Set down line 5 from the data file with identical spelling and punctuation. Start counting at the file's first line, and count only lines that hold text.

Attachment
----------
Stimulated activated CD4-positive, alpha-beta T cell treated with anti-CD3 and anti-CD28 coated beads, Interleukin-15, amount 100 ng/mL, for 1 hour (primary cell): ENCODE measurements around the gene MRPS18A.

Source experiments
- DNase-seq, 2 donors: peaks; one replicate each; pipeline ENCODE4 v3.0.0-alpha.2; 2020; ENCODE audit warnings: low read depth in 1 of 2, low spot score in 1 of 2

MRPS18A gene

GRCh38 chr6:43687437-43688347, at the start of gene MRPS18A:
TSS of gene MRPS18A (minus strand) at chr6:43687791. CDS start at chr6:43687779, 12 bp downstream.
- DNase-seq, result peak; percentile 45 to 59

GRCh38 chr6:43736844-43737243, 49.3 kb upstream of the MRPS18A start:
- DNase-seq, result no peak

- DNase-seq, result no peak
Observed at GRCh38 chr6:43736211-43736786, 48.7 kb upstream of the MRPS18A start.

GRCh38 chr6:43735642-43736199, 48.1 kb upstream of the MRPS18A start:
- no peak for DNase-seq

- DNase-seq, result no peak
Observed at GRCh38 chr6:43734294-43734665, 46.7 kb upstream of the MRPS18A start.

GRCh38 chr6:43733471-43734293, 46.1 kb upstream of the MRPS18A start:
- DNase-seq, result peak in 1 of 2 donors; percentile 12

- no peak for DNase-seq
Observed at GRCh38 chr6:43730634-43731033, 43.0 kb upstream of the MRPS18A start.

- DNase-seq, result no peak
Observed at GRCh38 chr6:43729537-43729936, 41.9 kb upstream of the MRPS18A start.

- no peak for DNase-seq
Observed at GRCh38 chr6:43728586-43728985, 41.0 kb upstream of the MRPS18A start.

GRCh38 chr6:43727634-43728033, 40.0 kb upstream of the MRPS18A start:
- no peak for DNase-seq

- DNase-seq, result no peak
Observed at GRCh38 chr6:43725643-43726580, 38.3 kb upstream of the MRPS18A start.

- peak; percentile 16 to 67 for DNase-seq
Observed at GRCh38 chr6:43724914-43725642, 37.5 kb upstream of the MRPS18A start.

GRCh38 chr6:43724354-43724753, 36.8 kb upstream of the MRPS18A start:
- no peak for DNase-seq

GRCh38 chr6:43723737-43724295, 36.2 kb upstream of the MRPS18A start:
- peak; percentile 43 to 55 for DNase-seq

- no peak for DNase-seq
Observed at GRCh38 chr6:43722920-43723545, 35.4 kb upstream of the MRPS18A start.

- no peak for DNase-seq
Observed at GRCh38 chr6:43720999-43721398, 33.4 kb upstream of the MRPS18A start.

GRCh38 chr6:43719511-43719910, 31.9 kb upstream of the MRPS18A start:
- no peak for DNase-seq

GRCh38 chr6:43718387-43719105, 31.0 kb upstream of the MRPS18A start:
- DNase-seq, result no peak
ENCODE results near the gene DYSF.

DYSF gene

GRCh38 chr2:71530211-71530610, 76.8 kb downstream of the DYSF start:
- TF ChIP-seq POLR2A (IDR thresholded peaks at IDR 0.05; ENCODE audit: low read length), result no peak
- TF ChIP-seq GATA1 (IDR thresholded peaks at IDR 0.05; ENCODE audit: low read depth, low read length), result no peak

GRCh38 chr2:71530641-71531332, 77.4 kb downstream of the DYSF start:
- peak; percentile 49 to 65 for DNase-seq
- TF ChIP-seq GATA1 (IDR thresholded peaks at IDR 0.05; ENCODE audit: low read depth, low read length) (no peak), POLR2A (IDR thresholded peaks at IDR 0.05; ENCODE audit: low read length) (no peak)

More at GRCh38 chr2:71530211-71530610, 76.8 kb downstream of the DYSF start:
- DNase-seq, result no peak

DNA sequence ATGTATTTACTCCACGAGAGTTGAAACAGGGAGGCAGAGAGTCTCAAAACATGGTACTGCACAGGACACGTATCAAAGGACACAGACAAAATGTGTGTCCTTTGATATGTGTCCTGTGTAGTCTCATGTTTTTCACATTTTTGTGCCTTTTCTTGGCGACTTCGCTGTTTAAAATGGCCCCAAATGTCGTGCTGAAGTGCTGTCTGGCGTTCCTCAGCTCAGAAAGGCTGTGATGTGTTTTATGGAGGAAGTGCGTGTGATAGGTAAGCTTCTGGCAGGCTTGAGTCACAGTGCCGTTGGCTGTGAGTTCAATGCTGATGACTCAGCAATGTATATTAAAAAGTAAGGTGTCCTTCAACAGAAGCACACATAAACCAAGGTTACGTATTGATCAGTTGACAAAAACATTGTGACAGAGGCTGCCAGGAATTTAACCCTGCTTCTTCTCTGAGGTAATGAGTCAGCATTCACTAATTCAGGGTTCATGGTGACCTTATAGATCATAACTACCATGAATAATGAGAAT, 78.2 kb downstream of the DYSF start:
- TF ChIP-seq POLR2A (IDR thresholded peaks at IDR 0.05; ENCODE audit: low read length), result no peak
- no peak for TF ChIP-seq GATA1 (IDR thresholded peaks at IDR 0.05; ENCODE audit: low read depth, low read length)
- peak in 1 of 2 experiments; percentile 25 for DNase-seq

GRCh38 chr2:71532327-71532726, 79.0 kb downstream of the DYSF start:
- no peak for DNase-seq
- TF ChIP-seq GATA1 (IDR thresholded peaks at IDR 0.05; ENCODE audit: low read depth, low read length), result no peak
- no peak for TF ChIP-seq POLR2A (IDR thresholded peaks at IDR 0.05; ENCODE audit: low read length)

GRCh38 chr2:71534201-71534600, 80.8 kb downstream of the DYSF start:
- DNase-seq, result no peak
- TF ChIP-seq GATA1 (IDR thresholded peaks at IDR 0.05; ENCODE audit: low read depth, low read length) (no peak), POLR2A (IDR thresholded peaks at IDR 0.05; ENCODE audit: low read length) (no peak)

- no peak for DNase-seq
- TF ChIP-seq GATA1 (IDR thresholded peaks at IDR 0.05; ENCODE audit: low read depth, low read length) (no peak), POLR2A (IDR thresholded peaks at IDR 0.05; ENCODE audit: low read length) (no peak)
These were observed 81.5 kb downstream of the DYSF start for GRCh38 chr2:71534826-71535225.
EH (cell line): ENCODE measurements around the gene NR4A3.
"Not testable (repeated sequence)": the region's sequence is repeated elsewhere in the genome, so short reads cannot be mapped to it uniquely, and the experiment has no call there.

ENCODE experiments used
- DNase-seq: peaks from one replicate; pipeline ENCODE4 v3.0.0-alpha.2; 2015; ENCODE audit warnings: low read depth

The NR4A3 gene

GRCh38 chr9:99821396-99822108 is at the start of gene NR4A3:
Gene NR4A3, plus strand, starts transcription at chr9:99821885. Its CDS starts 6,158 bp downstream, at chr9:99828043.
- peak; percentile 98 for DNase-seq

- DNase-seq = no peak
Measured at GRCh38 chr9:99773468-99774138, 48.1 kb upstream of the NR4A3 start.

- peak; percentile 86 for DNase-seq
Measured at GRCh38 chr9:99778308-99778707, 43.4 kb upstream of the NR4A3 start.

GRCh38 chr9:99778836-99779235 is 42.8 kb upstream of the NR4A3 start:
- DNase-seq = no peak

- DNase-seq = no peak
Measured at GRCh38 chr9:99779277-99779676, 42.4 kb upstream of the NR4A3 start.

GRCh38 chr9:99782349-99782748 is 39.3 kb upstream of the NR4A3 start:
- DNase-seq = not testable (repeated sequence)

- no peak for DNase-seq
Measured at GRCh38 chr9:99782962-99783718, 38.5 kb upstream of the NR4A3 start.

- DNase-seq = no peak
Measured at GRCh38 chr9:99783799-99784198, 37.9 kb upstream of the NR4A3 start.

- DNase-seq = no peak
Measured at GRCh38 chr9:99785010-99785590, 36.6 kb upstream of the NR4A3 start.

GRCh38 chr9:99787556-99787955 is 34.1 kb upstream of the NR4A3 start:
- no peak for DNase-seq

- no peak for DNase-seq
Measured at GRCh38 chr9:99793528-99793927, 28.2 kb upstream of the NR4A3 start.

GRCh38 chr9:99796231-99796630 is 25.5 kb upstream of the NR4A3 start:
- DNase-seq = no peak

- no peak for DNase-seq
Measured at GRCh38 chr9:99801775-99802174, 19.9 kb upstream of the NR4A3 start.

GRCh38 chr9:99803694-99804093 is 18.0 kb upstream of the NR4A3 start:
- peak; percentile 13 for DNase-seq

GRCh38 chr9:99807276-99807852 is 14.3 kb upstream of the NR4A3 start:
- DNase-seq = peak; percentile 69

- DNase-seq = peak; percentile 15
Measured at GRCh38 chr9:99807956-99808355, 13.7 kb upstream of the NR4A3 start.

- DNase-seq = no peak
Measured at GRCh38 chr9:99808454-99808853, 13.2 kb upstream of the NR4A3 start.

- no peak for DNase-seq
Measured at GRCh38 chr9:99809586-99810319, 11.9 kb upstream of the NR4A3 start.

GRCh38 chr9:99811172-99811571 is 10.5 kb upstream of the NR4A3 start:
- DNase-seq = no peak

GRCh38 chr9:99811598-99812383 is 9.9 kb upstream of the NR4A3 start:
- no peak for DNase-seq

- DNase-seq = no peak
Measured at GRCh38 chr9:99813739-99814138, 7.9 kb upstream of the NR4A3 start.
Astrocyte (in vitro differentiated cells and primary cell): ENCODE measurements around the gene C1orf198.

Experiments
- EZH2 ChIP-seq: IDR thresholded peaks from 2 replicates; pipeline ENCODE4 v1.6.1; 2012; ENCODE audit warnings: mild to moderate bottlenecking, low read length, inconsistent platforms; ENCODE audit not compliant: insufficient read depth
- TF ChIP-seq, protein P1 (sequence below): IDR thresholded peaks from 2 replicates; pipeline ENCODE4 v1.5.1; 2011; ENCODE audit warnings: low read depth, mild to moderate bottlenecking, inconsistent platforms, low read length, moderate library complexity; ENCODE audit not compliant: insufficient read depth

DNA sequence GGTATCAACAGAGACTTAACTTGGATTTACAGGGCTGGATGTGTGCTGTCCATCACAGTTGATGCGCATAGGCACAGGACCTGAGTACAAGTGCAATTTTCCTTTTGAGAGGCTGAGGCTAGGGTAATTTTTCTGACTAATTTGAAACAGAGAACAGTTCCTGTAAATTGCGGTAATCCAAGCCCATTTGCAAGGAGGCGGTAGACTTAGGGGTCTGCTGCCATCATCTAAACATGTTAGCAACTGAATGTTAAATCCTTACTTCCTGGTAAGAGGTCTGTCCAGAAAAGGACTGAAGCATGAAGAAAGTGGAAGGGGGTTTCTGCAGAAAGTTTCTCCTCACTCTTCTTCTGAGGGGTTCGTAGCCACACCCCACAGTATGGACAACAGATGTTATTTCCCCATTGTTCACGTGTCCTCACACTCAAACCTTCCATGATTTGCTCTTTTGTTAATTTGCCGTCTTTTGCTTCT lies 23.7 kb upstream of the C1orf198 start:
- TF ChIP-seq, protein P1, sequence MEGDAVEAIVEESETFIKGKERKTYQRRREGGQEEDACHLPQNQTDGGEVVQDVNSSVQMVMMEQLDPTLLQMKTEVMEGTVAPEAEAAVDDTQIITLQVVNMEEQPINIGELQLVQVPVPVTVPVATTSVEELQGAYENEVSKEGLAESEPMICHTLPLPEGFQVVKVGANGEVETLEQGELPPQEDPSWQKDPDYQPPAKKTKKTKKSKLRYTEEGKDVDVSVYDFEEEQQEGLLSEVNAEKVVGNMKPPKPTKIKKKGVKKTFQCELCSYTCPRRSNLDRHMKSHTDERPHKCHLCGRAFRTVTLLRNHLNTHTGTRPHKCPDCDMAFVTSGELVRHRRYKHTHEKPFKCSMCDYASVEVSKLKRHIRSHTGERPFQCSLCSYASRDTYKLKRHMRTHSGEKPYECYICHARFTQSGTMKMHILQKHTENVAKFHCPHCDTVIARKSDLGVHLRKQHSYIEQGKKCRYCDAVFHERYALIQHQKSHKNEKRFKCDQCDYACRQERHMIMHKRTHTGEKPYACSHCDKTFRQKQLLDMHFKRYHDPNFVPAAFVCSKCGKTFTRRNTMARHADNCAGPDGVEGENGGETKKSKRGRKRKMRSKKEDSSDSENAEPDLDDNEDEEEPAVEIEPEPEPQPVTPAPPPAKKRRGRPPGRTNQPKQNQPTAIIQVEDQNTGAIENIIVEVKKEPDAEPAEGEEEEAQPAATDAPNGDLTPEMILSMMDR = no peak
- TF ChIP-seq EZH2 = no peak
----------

GRCh38 chr6:43687437-43688347, at the start of gene MRPS18A: